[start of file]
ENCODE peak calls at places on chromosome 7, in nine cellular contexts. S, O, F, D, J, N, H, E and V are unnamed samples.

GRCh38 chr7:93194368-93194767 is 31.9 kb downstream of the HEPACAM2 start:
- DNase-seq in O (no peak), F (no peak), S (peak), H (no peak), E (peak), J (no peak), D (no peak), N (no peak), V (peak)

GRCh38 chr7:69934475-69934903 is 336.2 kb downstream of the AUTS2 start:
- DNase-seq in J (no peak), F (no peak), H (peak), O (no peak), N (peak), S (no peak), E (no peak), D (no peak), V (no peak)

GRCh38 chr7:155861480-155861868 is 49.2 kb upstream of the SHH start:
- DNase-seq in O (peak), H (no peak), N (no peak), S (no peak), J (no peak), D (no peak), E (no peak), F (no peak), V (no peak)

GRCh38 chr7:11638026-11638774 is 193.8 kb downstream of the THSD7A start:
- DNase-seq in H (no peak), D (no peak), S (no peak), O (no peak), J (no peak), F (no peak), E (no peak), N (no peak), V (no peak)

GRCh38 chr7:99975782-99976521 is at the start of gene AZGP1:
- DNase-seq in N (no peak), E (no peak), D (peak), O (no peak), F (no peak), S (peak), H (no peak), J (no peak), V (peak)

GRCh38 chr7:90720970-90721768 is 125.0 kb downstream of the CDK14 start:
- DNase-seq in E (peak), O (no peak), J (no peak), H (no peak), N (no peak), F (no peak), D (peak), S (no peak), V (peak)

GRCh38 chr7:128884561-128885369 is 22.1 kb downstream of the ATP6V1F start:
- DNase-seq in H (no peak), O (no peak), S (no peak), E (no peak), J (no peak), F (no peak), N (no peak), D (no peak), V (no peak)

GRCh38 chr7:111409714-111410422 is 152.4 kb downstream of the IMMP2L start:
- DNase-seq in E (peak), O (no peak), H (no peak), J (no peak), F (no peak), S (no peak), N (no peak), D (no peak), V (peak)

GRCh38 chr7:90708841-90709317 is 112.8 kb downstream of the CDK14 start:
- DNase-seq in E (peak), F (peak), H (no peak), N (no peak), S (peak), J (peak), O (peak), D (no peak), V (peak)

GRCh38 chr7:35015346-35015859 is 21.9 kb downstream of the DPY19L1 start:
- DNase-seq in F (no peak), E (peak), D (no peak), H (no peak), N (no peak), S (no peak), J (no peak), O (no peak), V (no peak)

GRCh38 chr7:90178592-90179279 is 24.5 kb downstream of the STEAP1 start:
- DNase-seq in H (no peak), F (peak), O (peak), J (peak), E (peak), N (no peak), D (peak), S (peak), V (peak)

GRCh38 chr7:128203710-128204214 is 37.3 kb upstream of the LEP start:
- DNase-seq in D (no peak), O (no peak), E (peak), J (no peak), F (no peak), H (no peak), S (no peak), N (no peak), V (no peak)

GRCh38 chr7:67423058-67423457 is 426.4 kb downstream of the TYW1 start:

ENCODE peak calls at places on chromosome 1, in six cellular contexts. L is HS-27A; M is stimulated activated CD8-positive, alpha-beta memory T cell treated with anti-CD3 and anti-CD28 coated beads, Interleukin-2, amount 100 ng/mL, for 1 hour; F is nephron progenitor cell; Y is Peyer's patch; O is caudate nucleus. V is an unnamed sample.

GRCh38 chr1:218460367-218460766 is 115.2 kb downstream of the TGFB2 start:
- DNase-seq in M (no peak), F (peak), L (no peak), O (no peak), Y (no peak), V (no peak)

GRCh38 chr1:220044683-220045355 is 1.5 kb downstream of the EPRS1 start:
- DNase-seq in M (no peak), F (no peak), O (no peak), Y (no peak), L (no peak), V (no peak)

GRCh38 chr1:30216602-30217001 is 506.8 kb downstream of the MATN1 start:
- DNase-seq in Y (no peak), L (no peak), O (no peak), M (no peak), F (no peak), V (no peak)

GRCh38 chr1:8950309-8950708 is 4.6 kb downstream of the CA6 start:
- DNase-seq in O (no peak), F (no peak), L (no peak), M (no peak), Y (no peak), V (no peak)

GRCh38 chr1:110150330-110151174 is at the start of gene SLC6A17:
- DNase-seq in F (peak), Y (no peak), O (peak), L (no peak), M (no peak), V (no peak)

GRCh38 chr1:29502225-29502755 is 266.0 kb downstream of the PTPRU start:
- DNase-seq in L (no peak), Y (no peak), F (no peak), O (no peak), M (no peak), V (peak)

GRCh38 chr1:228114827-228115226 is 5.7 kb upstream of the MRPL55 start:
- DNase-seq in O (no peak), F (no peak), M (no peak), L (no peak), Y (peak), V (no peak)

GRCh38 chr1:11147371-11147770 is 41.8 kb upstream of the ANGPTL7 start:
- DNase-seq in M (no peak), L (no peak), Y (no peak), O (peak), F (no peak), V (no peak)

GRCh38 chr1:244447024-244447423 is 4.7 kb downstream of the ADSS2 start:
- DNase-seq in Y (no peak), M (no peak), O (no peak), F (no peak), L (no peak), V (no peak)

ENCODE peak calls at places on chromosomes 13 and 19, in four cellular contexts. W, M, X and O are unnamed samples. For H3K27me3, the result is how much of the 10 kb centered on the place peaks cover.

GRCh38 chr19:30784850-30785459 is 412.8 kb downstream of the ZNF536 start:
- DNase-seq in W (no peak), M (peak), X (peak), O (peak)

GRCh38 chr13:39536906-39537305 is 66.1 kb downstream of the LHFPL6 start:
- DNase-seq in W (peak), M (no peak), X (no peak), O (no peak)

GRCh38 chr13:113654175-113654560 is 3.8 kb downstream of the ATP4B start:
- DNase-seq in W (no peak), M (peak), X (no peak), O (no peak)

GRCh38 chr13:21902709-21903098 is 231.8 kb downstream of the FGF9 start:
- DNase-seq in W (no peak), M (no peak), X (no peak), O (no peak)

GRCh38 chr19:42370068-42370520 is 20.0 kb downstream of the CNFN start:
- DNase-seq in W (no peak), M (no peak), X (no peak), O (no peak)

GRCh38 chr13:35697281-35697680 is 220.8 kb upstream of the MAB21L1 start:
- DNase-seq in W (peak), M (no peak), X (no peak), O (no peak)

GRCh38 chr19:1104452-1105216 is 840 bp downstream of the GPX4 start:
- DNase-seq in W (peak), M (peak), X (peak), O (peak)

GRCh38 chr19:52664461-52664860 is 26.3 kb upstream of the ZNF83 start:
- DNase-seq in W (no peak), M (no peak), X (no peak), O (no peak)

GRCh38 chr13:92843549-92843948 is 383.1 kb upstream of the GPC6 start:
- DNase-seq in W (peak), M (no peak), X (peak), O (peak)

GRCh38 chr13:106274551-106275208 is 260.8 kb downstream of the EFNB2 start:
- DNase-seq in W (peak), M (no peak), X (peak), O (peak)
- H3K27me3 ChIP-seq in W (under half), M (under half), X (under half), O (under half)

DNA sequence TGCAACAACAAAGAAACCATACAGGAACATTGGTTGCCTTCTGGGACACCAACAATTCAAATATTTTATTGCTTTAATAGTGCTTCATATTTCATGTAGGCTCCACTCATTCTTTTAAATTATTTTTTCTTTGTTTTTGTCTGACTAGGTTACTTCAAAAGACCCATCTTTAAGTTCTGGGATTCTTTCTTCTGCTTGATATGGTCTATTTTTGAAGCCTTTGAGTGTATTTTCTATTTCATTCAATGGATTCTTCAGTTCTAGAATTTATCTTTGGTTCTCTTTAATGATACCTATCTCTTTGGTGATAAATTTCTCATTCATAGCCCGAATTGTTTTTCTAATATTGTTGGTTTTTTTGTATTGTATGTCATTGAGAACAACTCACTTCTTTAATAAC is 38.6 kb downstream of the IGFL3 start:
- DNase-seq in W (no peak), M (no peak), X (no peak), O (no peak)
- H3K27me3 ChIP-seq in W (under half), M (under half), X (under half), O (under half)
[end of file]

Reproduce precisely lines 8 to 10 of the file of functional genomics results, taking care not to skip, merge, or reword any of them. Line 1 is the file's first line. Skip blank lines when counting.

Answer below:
GRCh38 chr7:11638026-11638774 is 193.8 kb downstream of the THSD7A start:
- DNase-seq in H (no peak), D (no peak), S (no peak), O (no peak), J (no peak), F (no peak), E (no peak), N (no peak), V (no peak)

GRCh38 chr7:99975782-99976521 is at the start of gene AZGP1: